Supplementary Reading from 100 Years Book

 If you would prefer to read another story besides "Cat Person," or if you still have one of your five supplementary readings to complete, please pick a story we DIDN'T cover from the 100 Years book and read that. You don't need to answer one of the 13 questions that we usually do, but please write about a paragraph of your response to that story, especially geared toward what you think you can learn from it as a writer.


  1. “The Communist” by Richard Ford
    8. Point of view: Why do you think the writer chose this particular point of view for the story? How does the point of view function to establish distance or make us feel a certain way?

    “The Communist” is told with a first-person point of view, reflective narrator. Forty-one-year-old Les tells the story of his first time hunting geese at the age of sixteen with his mother’s boyfriend, Glen. Ford masterfully switches between the voice of sixteen-year-old Les and the musings of Forty-one-year-old Les reflecting and finding meaning in his experience as a young boy, which facilitates the story. It is Les’s reflections that tell readers why the story is being told in the first place. Les learned an important lesson while hunting geese when he was young, one that he’s never forgotten. When Glen mistakenly wounds but doesn’t kill a goose, refusing to kill it at first, Glen proves to Les that pain and suffering can’t be avoided in life. The first-person POV allows us to experience the cruel, detailed imagery through Les’s eyes so that we are as confused and awestruck as Les is, stumbling through the hunt.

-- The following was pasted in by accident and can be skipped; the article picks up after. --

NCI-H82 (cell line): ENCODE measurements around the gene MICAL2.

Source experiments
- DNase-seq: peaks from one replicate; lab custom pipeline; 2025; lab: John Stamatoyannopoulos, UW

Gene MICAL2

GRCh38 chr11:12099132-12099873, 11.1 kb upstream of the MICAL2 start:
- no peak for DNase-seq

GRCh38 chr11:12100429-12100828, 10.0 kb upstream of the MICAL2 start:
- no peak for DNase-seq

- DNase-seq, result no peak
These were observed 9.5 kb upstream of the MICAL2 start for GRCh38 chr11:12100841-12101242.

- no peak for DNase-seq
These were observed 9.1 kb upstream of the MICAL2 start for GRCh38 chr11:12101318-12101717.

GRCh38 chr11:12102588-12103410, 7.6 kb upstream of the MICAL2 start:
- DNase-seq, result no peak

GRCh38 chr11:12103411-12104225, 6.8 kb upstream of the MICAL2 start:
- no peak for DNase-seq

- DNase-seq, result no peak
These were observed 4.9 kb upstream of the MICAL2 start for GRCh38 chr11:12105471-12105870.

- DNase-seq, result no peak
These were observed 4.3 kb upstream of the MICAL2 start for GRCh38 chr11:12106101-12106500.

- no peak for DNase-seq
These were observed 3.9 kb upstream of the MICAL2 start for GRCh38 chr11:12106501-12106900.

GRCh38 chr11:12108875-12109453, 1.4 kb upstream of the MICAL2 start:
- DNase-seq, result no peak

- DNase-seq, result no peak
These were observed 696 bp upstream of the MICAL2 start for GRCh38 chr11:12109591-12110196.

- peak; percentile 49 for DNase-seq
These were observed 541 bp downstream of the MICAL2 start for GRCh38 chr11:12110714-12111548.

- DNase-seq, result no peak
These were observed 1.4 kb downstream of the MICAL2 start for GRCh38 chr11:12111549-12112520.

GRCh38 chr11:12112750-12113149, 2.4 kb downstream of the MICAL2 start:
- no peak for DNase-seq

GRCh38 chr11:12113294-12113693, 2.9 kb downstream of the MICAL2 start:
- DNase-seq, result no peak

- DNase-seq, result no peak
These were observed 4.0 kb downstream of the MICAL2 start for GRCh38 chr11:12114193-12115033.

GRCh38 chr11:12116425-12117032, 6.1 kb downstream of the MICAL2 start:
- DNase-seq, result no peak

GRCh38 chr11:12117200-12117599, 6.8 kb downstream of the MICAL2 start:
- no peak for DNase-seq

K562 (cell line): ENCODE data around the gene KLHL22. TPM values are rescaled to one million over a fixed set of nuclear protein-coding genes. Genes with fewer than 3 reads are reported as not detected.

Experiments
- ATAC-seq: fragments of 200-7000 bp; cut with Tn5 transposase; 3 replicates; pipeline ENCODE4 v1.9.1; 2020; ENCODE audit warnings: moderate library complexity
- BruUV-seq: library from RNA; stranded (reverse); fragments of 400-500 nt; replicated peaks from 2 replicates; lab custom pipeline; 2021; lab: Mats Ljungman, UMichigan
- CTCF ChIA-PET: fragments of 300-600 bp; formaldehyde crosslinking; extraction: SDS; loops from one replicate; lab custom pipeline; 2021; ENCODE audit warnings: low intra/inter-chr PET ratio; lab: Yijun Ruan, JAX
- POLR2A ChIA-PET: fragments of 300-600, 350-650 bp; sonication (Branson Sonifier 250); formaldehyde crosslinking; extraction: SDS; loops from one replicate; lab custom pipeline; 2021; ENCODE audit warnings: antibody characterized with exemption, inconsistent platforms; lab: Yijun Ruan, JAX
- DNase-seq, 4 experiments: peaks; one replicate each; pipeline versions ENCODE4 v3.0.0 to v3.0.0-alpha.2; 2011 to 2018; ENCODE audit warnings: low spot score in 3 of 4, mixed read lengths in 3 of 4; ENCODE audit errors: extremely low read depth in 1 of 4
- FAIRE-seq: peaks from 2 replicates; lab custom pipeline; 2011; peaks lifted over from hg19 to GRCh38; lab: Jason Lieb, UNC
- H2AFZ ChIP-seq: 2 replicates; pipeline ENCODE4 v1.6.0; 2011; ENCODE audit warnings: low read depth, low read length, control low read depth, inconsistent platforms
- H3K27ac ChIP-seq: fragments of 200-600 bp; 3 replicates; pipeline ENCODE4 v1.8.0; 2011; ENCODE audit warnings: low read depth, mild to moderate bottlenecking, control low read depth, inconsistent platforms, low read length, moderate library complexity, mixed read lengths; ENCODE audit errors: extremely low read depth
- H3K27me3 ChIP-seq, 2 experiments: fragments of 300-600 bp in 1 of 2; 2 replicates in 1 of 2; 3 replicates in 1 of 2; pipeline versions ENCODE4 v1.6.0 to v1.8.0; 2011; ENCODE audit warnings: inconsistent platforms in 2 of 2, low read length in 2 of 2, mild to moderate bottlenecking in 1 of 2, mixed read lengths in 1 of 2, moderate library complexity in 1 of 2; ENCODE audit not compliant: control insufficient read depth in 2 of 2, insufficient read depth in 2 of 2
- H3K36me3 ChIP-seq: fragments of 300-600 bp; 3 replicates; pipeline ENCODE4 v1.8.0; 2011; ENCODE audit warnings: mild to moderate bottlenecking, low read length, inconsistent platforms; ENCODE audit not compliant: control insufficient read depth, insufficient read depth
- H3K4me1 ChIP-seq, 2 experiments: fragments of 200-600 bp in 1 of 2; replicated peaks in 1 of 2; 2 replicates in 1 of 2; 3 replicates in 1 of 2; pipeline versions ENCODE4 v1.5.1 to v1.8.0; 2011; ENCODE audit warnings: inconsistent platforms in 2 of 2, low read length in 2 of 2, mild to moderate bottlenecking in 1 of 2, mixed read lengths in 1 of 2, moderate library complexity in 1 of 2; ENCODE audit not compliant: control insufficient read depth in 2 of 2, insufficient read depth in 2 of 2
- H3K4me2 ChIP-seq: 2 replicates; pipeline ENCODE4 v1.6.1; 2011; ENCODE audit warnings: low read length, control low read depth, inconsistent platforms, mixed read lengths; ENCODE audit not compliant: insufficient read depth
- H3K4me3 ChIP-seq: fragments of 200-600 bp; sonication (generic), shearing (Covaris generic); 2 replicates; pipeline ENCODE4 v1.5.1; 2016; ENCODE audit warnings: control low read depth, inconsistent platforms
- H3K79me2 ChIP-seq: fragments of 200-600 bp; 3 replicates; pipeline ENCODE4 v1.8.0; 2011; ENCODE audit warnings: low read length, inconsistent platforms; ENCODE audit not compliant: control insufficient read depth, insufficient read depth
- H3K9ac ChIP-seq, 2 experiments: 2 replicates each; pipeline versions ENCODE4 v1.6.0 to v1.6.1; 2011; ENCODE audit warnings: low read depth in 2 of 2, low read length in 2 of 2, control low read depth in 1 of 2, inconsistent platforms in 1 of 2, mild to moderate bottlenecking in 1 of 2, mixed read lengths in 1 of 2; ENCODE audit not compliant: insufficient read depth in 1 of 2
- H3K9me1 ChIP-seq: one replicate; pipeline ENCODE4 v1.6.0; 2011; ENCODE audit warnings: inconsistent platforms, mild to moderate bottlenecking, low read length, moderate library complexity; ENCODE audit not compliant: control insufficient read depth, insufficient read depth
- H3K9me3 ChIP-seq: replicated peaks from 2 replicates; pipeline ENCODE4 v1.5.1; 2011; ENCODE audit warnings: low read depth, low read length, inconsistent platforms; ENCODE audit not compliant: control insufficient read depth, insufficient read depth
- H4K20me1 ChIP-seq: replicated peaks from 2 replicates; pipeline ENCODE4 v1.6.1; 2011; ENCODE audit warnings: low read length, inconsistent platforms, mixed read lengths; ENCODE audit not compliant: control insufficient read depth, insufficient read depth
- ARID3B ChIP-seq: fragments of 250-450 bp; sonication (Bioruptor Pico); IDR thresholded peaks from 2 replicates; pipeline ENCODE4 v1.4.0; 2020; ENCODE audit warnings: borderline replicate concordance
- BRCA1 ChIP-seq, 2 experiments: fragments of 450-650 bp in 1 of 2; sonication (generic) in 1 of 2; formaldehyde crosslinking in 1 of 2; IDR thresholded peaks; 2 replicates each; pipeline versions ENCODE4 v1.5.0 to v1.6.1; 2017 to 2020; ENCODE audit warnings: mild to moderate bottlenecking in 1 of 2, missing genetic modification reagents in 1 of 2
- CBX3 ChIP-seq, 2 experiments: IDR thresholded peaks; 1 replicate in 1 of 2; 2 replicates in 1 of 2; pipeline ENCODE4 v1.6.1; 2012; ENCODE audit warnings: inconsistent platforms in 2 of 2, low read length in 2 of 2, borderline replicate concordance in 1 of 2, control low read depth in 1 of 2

2. 3. Why do you think this story was considered one of the best / most iconic stories at the time of its publication? What made it a “successful” story?

    I chose to read "Old Boys, Old Girls" by Edward P. Jones

    I think that this story was considered so iconic was because of the way the story goes through time even though it is a short story. Eight years pass between the start and end of the story but you never feel like you are missing information or that you are missing pieces. I also think that people are always interested in murder stories and this one is from the perspective of a convicted murderer. Not many stories, that I have read anyway, are from their point of view so I think that is another factor that makes this story stand out. Cesear is a complex character and watching him as he transitions from prison to deciding he does not want to be seen as a criminal is interesting and leaves the reader on edge. I think Cesear's complexity as a character is another reason this story has remained popular over the years and why it will continue to stay popular!
    - Zoe


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